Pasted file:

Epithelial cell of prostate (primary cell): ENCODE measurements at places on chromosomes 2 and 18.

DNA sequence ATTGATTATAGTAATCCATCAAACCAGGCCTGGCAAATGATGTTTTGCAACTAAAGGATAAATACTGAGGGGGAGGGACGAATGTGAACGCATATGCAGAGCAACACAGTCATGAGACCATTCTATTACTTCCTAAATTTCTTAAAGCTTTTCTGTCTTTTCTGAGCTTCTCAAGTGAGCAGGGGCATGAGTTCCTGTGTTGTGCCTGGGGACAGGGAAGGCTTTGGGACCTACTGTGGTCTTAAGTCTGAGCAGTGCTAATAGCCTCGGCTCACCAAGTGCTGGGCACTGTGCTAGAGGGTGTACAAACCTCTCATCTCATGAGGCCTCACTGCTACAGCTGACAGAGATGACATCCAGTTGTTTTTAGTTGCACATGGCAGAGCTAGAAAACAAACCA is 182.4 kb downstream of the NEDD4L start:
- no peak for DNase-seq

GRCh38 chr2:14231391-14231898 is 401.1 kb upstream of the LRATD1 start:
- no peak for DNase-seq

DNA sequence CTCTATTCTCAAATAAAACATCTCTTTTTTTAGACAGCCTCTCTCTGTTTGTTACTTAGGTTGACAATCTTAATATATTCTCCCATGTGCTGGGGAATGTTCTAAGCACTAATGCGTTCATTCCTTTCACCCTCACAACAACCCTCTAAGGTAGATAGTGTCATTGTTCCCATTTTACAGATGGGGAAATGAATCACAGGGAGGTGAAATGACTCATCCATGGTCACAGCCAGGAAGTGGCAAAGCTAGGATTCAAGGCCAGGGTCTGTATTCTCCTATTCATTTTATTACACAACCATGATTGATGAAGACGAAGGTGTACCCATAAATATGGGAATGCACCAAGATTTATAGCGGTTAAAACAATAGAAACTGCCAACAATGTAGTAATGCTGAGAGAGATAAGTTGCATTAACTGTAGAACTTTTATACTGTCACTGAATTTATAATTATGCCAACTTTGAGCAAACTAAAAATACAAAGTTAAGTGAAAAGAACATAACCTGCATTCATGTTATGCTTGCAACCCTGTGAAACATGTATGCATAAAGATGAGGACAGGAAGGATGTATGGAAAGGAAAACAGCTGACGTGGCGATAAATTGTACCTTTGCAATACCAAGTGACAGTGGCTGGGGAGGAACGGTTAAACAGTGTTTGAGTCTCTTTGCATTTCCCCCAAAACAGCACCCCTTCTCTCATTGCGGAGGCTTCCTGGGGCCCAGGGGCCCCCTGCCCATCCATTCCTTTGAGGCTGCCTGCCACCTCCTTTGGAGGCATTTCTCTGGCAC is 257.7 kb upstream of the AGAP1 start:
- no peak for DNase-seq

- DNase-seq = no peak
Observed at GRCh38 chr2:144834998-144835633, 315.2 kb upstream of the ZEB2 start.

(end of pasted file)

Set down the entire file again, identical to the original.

Epithelial cell of prostate (primary cell): ENCODE measurements at places on chromosomes 2 and 18.

DNA sequence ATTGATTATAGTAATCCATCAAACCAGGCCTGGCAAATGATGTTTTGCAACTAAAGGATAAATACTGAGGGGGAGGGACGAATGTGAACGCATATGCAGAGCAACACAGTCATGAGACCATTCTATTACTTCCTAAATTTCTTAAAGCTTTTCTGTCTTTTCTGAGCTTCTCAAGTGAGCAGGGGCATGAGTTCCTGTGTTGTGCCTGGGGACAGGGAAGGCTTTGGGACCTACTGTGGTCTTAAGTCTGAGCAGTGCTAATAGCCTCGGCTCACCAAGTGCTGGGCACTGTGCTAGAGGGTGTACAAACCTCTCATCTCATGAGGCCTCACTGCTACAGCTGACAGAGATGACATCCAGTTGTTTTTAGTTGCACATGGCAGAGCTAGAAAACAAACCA is 182.4 kb downstream of the NEDD4L start:
- no peak for DNase-seq

GRCh38 chr2:14231391-14231898 is 401.1 kb upstream of the LRATD1 start:
- no peak for DNase-seq

DNA sequence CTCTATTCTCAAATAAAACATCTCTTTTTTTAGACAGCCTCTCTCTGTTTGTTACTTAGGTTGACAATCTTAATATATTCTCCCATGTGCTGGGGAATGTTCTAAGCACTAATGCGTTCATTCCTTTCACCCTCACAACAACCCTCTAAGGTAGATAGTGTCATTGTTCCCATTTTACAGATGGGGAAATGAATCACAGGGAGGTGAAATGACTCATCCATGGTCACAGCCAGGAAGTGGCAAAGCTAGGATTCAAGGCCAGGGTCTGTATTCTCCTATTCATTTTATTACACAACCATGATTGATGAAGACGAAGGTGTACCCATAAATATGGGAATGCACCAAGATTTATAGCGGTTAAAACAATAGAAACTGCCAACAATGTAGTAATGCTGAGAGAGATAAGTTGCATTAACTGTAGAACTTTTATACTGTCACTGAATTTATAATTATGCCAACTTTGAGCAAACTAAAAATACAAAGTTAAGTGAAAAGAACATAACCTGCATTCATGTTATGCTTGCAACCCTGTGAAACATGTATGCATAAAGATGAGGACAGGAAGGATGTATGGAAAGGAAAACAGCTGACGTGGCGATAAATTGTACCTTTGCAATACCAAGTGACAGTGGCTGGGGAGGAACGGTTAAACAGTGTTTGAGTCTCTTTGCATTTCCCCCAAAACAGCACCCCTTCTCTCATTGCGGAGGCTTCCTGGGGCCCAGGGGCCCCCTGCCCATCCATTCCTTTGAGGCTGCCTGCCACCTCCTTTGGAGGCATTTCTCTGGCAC is 257.7 kb upstream of the AGAP1 start:
- no peak for DNase-seq

- DNase-seq = no peak
Observed at GRCh38 chr2:144834998-144835633, 315.2 kb upstream of the ZEB2 start.